|Artist Vương Văn Thạo. Photo thethaovanhoa.vn|
Artist Vương Văn Thạo has been internationally recorgnised thanks to his works Thân Thế Và Những Giấc Mơ (Body and Dreams) and Hóa Thạch Sống (Living Fossil) sculpture series in the year the 2000s. Singapore Art Museum purchased the entire work Living Fossil for its permanent display.
But Thạo is best known for his 'bottom' paintings.
Thể Thao và Văn Hóa (Sports & Culture) daily interviews Thạo about his bottom-themed paintings, which are on display in Hà Nội currently.
Could you tell me why are you interested in this theme?
I graduated Hà Nội Fine Art College in 1995 and I always wanted to draw nude paintings.
I chose this part of a woman's body as the theme of my paintings. To me, its shape is beautiful with minimal line-drawing.
What paint medium do you find suitable for these paintings?
I have experienced different mediums to paint with this theme. Each medium has its own advantages and matches the art concept of the painting. I use watercolour on dó paper making a colour splash featuring a tranquil space.
I also use acrylic to draw on a calendar to show time. And pictures on the calendar are materials for me to draw. I always feel fresh doing this with diversified material sources.
I have experienced forms and mediums in painting. It is not always possible to get desired results. I think it is normal.
These paintings at the Bottom exhibition are fruits of my hard work. And they are my best work at this time.
When did you debut the bottom-themed paintings?
I began to draw this theme in 1996 and my first solo exhibition was at Friend Gallery in 1998. The exhibition was called 'A Half' because of the difficulties caused by social prejudice at that time.
Each painting I draw is about daily life or a personal story. It simply depicts the beauty of a woman's body. My paintings such as Gánh Hàng Rong (Street Hawker) and Vũ Điệu Trăng (Moon Dance) are minimal figures but they inspire other things.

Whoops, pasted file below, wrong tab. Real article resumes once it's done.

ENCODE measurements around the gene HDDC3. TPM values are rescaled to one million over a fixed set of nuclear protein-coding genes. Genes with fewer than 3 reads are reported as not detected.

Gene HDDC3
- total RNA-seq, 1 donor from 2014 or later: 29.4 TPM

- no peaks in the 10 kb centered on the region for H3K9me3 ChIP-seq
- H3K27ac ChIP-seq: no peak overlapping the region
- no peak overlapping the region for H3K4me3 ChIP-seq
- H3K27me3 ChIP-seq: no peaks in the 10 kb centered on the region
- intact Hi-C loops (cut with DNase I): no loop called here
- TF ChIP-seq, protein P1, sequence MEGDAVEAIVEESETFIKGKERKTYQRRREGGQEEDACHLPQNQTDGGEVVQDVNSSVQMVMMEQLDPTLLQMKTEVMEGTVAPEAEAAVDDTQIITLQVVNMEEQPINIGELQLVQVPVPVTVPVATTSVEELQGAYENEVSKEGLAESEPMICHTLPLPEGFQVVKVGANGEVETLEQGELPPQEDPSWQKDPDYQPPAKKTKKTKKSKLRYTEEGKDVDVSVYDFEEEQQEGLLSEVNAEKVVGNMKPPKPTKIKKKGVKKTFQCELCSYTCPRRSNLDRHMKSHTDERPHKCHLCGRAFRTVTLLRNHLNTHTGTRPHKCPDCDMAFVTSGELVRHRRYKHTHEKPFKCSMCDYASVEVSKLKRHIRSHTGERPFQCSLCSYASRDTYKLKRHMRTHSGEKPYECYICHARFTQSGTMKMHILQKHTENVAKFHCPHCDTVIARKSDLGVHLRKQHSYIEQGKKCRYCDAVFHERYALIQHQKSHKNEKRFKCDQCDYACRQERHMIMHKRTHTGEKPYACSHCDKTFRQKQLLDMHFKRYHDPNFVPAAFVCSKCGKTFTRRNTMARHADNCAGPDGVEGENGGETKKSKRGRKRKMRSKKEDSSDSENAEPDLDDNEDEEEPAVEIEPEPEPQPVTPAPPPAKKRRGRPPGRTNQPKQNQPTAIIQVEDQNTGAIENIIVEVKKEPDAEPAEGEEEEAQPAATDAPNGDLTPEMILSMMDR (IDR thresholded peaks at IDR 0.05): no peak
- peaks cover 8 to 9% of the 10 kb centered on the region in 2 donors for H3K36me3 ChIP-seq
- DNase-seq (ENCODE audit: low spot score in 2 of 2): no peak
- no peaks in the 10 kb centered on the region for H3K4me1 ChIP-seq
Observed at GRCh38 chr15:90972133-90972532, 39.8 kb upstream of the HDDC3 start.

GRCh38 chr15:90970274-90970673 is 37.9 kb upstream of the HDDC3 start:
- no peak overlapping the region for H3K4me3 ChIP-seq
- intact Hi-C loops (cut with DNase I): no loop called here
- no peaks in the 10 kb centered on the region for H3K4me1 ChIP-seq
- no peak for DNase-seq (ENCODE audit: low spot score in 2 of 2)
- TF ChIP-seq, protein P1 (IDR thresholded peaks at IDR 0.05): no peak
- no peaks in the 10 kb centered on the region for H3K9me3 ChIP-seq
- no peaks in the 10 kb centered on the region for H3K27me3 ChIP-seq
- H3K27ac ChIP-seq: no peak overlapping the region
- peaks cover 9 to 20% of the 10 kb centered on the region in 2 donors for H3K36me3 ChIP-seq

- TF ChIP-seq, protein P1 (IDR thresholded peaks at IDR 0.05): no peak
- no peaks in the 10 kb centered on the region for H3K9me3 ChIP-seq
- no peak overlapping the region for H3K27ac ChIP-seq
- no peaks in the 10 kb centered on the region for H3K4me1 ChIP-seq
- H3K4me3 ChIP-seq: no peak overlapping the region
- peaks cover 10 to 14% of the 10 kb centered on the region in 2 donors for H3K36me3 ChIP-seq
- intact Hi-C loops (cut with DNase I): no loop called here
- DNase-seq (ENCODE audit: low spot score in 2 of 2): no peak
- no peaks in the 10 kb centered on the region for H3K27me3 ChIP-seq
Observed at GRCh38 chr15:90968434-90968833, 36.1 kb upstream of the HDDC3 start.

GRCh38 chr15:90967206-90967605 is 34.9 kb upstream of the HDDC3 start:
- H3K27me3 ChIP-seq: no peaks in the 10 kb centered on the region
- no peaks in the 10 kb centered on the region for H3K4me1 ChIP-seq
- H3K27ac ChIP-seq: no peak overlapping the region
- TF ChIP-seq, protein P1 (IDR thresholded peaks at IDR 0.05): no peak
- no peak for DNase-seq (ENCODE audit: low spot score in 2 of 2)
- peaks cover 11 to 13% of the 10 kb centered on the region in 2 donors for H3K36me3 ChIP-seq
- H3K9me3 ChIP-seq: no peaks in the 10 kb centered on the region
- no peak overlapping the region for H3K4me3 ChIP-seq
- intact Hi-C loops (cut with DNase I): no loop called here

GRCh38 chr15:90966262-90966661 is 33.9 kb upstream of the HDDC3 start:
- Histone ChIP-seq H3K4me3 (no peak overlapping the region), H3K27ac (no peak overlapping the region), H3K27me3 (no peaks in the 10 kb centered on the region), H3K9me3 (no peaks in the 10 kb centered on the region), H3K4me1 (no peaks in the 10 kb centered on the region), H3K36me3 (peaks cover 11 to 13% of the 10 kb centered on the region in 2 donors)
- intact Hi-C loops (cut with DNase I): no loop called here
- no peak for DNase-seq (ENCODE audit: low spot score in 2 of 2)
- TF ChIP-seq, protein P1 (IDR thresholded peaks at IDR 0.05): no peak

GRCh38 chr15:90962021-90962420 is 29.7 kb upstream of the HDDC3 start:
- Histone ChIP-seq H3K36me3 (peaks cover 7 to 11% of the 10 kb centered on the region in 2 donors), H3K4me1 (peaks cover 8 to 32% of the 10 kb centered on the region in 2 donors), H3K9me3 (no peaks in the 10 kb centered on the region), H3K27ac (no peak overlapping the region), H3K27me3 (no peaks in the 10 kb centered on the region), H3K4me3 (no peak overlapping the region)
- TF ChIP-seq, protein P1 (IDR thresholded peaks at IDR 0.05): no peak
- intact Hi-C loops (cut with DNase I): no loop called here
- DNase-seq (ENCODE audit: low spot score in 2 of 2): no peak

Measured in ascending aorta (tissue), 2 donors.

The paintings at my exhibition in Blue Gallery highlights the beauty of Asian woman's souls and bodies.
The current exhibition displays the paintings from 1998 to the present. This is a long time, what has changed in your drawings over this time?
All my paintings with this theme I name Thân Thế Và Những Giấc Mơ (Body and Dreams). The main materials I use are watercolour on dó (poonah) paper and dó on canvas. Additionally, there are some oil-on-canvas and copper sculptures.
I think that life changes over time and the perception of beauty also changes. I continue to paint the beauty of women's bodies and focus on their role in modern society as well.
From the beginning, I was determined to draw bottom-themed paintings showing off my thoughts about the life and beauty of women. The current paintings quite differ from the old ones. They are minimal in shape and colour.
Plus, I continue to make Living Fossil sculptures with composite for selling to reinvest into my art.
Could you tell me more about the Living Fossil series?
I had the idea for Living Fossil in 2004 and completed the two first works in the Việt Nam Museum of Fine Arts in 2006. After that, I had a solo exhibition with fossil-themed works in 2009 at the French Cultural Centre.
Then, Singapore Art Museum bought the fossil series for its collection in 2007. Presently, I make new sculptures with wood aiming at expressing human inner power. It changes over time, smouldering and blazing.
Some artists repeat themself. How do you move beyond repeating yourself in your art?
I think it is the artist's personal point of view and he takes responsibility for it. Most newly-graduated students want to create their own path. Surely, not everyone can do so. They will stop doing art soon because they have to earn living.
Some others gain success after a long time of hard work. I think that when the artist begins to copy himself he knows and he accepts it. There are two reasons; one is that his creativity is the climax, or he is nurturing the ideas. He needs to take a long time to continue his creativity. — VNS